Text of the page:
While the main lines still flourish in the area, carrying both passengers and freight, most of the branch lines no longer exist. Some of these were declining in use during the twentieth century such as the Kilsyth and Bonnybridge Railway. Opened in 1882 primarily to service the coal mines along its length it ceased carrying passengers in 1935 and was finally closed in 1964. Similarly, the Slamannan Railway gradually reduced its operations. Passenger traffic between Manuel Station and Coatbridge ended in 1930 and between Manuel and Bo’ness in 1933. Freight traffic was reduced over the years between 1940 and the complete closure of the line in 1964. South Alloa Branch, opened in 1853, stopped carrying passengers in 1968 and closed in 1978. The Denny Branch, opened in 1858, did not carry passengers after 1930 and was entirely closed in 1967. A little publicised use of that branch line in its final years was to hold the royal train during the night in the quietness of the countryside on its journey to the north. Bonnybridge Canal branch was the only line in the area where slip coaches were used prior to the closure of the line to passengers in 1930. One of the final uses to which the yard was put was the distribution of motor cars brought in there by rail in the early 1960’s. It was finally closed in 1964. Of the two lines that connected the Grahamston Branch with Grangemouth only one remains open. From Grangemouth Junction on the east side of Grahamston Station it descends via Fouldubs Junction into Grangemouth Docks and the petro-chemical complex. Orchardhall Branch ran from Swing Bridge West Junction and ran through Bainsford to join the Grangemouth Branch at Fouldubs Junction. It serviced the British Aluminium rolling mills for a number of years after it ceased to connect with Grangemouth but finally closed in 1969. A branch also ran from this line into Carron Iron Works where some 50 miles of railway lines and sidings operated.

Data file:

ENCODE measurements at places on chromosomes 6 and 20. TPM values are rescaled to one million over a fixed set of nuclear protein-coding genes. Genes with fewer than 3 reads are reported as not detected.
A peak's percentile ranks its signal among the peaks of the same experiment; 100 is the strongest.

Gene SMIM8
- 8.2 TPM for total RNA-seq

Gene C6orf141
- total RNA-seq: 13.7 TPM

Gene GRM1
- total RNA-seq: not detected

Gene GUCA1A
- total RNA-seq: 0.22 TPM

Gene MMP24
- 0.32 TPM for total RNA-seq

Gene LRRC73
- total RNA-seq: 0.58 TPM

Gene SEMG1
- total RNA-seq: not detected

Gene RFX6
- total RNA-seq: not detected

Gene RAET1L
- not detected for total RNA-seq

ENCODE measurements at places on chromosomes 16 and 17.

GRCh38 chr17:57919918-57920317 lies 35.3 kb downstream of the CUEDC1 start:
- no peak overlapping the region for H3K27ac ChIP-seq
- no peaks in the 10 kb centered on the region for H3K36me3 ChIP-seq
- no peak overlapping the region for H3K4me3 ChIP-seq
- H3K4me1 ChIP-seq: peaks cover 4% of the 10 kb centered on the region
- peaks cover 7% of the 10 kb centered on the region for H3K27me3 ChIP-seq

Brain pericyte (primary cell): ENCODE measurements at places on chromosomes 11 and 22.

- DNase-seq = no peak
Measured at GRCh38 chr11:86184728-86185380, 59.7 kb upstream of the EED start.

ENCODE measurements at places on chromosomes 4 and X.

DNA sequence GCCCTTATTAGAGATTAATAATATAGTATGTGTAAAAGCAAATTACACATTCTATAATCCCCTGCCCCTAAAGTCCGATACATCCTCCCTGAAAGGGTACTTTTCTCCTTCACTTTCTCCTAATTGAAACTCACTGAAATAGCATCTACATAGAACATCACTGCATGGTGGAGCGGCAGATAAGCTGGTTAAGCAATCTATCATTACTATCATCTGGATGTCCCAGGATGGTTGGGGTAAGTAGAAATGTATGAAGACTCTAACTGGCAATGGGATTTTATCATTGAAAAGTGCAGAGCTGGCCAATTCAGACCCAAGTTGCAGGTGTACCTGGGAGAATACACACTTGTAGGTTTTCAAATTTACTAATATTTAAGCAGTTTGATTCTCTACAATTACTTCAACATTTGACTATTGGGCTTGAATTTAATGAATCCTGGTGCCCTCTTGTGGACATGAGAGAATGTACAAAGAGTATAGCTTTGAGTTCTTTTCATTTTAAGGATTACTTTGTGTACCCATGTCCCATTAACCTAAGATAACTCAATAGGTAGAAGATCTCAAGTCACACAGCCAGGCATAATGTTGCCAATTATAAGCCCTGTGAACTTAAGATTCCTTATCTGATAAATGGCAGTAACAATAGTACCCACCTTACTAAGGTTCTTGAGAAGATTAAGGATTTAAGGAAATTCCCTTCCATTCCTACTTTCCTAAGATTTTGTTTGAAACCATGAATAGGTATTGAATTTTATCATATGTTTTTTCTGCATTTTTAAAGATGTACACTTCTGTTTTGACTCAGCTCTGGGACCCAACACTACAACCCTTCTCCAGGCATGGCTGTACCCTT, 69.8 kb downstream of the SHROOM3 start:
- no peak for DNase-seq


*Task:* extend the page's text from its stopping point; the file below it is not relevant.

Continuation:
A number of small engine sheds were situated in the district such as those at Greenhill, Bonnybridge Central and Denny but the principal sheds were at Grangemouth and Polmont. Originally, Grangemouth was a Caledonian Railway facility with Polmont being North British Railway. Polmont shed closed in 1964 and the locomotives based there were transferred to Grangemouth which continued to operate until 1993. On a more positive note, the land on which it stood is now the site of a huge rail-road depot where hundreds of containers are handled every day. It was also heartening to see the re-opening of Camelon Station a few years ago. Another loss, albeit less noticeable was the discontinuation of the automatic pickup and drop of mail at the Three Bridges west of Camelon. Here, at high speed, the Royal Mail dropped the post in the morning on its northwards journey and picked it up in the early evening as it sped southwards. It was the configuration of the rails here with the lines from Denny, Larbert and Grahamston converging on Carmuirs West Junction that required each line to be carried over the road there on individual bridges. Despite the loss of the one that carried the Denny Branch the name persists in the name of the Three Bridges Roundabout.
John Reid (2005)